What was the unwritten social code that Mayella broke in To Kill A Mockingbird?

1 Answer | Add Yours

schulzie's profile pic

schulzie | Middle School Teacher | (Level 1) Educator

Posted on

This whole discussion got started when Scout wanted to invite Walter Cunningham for dinner.  Aunt Alexandra, who represents the social mores of the town, said that there is no way he can come over to dinner.  When Scout asks why, Aunt Alexandra tells her,

"...they're not our kind of folks." (pg 224)

Scout, who has been raised in a non-prejudicial home, still doesn't understand.  Finally Aunt Alexandra says,

"Because--- he--- is--- trash, that why you can't play with him.  I'll not have you around him, picking up his habits and learning Lord- knows- what." (pg 225)

Scout becomes very angry, and she turns to Jem for advice, something she often does.  Jem has been thinking hard since the trial, trying to figure out why good men would convict Tom Robinson and condemn him to death.  When Scout asks him about Aunt Alexandra's strict rules, Jem tells her,

"There's four kinds of folks in the world.  There's the ordinary kind like us and the neighbors, there's the kind like the Cunninghams out in the woods, the kind like the Ewell's down in the dump, and the Negroes." (pg 226)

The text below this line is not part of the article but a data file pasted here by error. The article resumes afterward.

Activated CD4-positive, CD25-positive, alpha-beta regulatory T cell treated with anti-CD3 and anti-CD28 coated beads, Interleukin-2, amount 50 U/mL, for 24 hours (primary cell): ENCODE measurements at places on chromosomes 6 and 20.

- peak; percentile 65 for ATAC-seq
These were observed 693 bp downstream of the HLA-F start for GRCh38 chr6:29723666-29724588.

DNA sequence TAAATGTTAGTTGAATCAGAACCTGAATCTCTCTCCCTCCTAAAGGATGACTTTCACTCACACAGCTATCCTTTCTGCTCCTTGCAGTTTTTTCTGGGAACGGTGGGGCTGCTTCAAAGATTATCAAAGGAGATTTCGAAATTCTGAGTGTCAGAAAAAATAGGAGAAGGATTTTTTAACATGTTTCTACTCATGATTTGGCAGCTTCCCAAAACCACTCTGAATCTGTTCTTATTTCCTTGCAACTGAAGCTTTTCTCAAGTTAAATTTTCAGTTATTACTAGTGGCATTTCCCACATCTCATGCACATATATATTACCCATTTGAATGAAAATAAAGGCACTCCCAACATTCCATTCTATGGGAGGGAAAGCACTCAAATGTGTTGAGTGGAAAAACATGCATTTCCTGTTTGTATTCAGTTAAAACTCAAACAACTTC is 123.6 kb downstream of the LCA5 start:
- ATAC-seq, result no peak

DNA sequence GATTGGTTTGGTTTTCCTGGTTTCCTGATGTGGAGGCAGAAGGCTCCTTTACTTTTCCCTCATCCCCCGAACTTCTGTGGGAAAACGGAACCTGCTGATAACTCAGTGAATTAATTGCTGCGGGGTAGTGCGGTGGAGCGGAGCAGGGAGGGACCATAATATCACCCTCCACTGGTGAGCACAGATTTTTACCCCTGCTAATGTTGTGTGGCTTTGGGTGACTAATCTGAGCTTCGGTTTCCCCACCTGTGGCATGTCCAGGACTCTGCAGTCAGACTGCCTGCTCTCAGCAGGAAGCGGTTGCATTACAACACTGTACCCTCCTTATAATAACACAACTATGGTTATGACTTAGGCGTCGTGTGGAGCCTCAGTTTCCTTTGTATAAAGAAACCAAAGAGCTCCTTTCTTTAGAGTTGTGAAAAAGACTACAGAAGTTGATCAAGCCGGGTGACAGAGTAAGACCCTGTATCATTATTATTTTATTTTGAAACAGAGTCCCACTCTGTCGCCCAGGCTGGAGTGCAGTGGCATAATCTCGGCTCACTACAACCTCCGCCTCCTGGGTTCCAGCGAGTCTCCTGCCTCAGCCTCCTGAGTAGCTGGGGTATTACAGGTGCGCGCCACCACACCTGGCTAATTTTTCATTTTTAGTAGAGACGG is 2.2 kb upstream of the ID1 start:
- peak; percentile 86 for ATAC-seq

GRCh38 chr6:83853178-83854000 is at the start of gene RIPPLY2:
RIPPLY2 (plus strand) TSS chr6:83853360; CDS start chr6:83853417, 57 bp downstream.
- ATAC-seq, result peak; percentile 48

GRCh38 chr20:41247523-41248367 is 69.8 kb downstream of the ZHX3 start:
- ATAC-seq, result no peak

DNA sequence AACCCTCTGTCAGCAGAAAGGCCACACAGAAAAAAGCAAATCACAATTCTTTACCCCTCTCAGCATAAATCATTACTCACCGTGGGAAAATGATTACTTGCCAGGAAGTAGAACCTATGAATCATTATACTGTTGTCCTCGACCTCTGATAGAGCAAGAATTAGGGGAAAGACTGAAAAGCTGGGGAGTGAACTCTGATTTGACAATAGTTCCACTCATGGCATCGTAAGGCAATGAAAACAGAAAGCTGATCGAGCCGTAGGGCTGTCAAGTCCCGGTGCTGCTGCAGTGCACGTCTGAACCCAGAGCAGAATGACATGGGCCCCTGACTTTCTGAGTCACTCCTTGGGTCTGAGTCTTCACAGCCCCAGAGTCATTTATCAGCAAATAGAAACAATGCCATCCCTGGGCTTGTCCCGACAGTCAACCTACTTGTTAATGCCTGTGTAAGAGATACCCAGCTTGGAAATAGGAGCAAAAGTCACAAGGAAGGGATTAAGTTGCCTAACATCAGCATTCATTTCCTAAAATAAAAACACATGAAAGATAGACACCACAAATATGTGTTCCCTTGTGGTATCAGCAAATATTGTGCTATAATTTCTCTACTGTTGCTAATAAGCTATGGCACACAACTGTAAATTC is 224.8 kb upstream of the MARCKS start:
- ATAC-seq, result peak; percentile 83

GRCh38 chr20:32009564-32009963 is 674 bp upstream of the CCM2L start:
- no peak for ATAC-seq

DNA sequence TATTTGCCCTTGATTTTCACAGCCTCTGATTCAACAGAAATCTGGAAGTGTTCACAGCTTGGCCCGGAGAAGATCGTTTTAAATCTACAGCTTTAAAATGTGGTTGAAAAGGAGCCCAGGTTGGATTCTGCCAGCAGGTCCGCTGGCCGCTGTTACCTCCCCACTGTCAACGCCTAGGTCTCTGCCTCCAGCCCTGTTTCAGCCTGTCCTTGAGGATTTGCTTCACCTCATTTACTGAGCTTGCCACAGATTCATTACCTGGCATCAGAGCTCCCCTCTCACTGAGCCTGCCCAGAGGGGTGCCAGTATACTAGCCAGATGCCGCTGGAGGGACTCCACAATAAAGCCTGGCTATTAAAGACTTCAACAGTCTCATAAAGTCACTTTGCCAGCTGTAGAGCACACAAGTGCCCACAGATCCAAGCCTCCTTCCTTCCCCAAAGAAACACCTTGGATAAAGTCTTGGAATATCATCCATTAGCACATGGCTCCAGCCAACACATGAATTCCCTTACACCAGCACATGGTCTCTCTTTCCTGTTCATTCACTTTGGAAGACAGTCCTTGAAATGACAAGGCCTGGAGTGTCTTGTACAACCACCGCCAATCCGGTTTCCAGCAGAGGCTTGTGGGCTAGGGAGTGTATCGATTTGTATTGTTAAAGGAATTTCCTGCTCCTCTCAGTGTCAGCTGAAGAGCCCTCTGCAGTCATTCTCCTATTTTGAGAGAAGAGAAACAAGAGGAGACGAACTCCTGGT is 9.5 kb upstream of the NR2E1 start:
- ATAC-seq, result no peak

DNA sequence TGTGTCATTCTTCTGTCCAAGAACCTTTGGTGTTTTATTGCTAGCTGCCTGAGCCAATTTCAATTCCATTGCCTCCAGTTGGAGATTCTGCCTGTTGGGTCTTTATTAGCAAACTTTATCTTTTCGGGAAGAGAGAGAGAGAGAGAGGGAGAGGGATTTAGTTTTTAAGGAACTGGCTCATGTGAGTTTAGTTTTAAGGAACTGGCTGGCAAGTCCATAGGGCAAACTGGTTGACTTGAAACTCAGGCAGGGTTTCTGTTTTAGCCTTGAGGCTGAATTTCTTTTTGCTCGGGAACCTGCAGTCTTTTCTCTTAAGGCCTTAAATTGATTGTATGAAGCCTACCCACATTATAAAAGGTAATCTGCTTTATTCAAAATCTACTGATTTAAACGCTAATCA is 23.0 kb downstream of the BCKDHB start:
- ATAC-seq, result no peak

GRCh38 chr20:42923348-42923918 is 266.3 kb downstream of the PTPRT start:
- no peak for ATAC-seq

He placed them in that order.  He had to clarify that this was according to Maycomb County when Scout asked about the Chinese and the Cajuns.  He added,

"....our kind of folks don't like the Cunninghams, the Cunninghams don't like the Ewells, and the Ewells hate and despise the colored folks." (pg 226)

Although the children try think it out logically, there is no logic to it. Mayella broke the social code by inviting a black man into her home and coming on to him.  Tom Robinson knew it was wrong on many levels and so did she.  Bob Ewell could not have it out in the town that his daughter had associated with a black man, so he filed rape charges on Tom.  Mayella could not have the townspeople think she was attracted to a black man, so she lied on the stand and called them names when she felt Atticus was pressuring her.

Sources:

We’ve answered 318,989 questions. We can answer yours, too.

Ask a question